All there in the title. If a second moon appeared in our sky, what would happen to our planet?
"It starts with an earthquake, birds and planes..." No it's not quite that bad but there will be minor near term seismic adjustments as the current tidal equilibria all change. We're going to have to remeasure all the tidal ranges for every beach, bay, and cove on the planet and work out new tidal schedule and projection formulas. Mayflies and other creatures that either spawn or migrate according to the existing Lunar cycle, either because of lighting or tidal effects, probably go extinct in short order in all the confusion. Depending on the composition of the new moon it could effect the Earth's Magnetosphere, goodbye most long range migratory bird species too. Sea life is going to freak at a minimum there could be extinctions there too. Depending on relative orbital positioning of moon 1 and moon 2 tides may double, or more causing salt water inundation of large areas of the coast.
That's all I can think of off the top of my head that doesn't involve them hitting either each other or the Earth due to orbital mishaps.
I'm going to ignore what would happen if a second moon suddenly appeared in our sky. If that's actually your question, edit your question and I'll modify my answer. I'm going to assume, "what would a world like ours be like if the only difference were a second moon of the same size?"
If the two moons were in the same orbit
Twice the Tides
Most likely two moons sharing the same orbit would be 180° apart. In this case, tidal shifts would occur twice as often. I would expect the size of each tidal swing to be the same as our world since the mass of the earth is so much greater than that of either moon, the effect of the moon on the far side of the planet would be nothing compared to the one on the near side of the planet ("near side" being the side where we're measuring tidal effects).
Twice the Erosion
However, with twice the tidal swings comes twice the erosion. Consequently, your world would have more beaches with finer sand. Cliff areas would be more deeply undercut. Etc.
A more homogenous ocean
This would also affect currents. The water isn't being pulled inland and then away again so much as it is being dragged along by the moon. This dragging affect is one component in what causes currents (heat from sunlight and depth of the oceans both likely contribute more, you'd need to consult an oceanologist for more specific data). However, with the drag occuring twice as often I can imagine the mixing effect to homogonize the ocean more than it is, reducing the strength of currents running contrary to the orbit of the moons and strengthening those that run with them.
Shipping would love it
Even today, shipping loves to work with the tides to get them where they're going efficiently. Giving them twice the number of opportunities simply means greater departure and arrival time flexibility.
Calmer, uglier weather
I think, I'm not sure, but I think this would have a substantial calming effect on weather in general. Increasing frequency tends to reduce the effects of peak energy — but it also means a greater root-mean-square (RMS) energy. So, and I'm pretty much completely guessing here, storms would be less frequent, but when they happen, they'd be more virulent. (The reason I'm guessing is that, like currents, weather is predominantly affected by solar heat, which isn't changing.)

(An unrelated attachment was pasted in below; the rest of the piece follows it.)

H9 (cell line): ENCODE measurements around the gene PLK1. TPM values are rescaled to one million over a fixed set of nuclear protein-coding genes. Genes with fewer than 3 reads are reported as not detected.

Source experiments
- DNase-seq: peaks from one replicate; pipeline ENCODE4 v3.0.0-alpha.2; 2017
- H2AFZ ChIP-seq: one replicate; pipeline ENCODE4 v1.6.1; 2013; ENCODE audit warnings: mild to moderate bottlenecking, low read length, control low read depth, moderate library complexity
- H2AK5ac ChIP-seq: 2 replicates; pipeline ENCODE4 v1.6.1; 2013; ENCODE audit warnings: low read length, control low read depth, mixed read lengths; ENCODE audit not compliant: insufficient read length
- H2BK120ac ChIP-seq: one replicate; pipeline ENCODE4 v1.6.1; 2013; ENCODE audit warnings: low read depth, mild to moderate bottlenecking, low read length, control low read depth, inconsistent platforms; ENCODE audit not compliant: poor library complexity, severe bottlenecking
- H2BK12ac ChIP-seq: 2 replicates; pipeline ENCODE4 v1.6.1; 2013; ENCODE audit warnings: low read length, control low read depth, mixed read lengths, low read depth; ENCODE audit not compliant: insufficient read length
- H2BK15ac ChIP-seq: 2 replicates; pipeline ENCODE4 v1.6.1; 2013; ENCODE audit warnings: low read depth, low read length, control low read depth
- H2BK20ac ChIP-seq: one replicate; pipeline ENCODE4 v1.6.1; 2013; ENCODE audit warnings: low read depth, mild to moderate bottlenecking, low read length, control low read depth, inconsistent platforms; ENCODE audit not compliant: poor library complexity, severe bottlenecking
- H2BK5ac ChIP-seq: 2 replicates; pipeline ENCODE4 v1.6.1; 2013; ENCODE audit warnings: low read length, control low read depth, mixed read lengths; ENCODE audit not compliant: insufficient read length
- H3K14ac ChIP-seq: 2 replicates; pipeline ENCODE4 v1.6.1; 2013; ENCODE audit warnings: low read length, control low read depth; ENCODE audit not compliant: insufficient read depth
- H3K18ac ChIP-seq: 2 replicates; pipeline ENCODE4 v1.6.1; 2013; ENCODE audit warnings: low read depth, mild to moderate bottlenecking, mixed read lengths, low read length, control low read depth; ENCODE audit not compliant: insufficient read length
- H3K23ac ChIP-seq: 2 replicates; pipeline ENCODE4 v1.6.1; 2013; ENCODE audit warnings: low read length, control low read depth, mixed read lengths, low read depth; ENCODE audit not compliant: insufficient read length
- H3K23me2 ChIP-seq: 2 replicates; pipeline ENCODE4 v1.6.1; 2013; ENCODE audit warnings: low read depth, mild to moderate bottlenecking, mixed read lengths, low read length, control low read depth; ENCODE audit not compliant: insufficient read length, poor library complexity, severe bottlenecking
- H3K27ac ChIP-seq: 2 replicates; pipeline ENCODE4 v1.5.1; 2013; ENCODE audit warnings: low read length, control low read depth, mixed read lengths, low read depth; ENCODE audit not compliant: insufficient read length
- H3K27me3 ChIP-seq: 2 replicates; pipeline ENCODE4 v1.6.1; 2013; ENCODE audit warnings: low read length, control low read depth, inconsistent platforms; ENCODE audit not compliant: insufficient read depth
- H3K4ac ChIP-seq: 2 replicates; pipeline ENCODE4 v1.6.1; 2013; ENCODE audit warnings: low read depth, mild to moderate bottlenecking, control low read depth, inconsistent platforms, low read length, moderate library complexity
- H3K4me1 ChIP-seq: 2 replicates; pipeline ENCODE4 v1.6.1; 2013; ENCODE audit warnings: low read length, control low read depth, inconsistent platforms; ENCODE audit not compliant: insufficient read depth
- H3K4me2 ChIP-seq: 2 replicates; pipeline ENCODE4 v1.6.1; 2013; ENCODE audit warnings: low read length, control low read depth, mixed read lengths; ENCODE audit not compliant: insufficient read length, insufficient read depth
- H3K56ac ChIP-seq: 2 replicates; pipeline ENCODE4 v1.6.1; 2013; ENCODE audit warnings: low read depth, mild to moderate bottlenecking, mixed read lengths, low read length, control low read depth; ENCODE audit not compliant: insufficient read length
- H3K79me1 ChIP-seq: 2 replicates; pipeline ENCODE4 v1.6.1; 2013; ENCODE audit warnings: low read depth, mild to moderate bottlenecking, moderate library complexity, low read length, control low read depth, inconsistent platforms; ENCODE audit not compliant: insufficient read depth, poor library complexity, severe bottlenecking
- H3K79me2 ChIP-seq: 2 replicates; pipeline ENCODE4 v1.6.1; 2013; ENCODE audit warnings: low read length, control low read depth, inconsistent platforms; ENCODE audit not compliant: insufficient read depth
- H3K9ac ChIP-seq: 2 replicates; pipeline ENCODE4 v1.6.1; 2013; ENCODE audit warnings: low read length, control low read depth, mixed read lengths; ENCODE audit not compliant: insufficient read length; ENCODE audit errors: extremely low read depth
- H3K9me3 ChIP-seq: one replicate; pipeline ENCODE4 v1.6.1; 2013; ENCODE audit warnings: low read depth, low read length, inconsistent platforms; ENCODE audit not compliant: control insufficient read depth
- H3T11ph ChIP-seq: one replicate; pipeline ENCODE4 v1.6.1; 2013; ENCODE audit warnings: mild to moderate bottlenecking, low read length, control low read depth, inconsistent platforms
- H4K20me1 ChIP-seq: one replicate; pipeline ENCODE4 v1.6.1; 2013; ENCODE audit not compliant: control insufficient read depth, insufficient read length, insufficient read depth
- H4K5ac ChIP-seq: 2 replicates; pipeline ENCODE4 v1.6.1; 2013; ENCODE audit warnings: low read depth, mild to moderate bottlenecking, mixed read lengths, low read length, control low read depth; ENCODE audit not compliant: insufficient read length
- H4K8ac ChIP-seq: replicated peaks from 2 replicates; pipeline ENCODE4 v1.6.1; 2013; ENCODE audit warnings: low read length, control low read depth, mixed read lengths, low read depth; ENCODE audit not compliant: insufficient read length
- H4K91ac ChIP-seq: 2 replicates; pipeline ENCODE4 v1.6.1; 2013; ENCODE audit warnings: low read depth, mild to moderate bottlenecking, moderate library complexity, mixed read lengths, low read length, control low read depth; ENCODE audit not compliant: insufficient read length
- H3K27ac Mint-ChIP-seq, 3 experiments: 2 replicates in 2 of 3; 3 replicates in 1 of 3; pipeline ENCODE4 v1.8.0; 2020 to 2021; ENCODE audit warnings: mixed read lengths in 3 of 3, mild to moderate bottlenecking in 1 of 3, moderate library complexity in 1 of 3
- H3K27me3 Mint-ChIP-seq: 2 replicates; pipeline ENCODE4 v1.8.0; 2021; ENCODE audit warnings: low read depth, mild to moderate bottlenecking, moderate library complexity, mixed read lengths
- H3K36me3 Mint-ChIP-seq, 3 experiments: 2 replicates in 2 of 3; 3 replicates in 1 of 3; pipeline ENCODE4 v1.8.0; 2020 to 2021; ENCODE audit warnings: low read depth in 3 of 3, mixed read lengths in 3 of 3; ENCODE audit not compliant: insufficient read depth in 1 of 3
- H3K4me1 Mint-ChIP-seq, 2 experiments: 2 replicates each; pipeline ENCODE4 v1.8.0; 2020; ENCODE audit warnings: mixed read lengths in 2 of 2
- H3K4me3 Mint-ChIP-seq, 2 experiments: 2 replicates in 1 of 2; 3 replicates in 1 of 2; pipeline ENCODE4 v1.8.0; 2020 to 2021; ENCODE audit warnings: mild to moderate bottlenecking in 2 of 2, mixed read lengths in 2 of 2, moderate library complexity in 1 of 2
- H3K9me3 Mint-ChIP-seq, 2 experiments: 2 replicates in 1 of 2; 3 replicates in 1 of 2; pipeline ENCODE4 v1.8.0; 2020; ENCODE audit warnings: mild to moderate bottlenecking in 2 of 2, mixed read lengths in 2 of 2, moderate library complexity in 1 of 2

If the two moons are not in the same orbit
From an orbital mechanics perspective, it's more likely that the two moons are not in the same orbit. It's very, very unlikely the two moons would be locked in their orbits, meaning the time for moon A to orbit is different than the time required for moon B to orbit.
When the two moons are lined up, the tides are at their maximum. At apahelion (furthest point from the planet) the tide would be greater (higher) than the single moon can produe. At perihelion (closest point to the planet) the tide would be much greater (higher) than a single moon could produce. This would force people to build further away from beaches and the beaches themselves would be much deeper than we see here on earth.
Shipping would be a pain
Where the previous example would be a boon to shipping, this would be a bane. Shipping schedules would become quite complicated with, possibly, the perihelion tide avoided where possible (think of the ocean swells that sucker could produce, hope you're traveling with the orbit my friend).
Weather fronts would be created by the perihelion tide
Enough energy is dragging the ocean at perihelion that I can imagine (with exactly the same level of confidence I had with my last weather prediction) that weather fronts would be created. The tidal effect would "push" the weather along with it. This would, I think, create predictable storms (and probably nasty suckers) during the perihelion sweep. I could be wrong, but it would make a good story!
Depends on distance
Just like 1 moon has an effect on our tides, so too would a second. When these two moons align would surely result in a bigger tide causing flooding in areas not use to such levels of water.
It could also throw our current moon hurling out into the solar system. Or they could collide with eachother destroying our planet in the aftermath.
Also, depending on distance, could steal atmosphere from us.
Distance and mass are the keys to determining gravitational force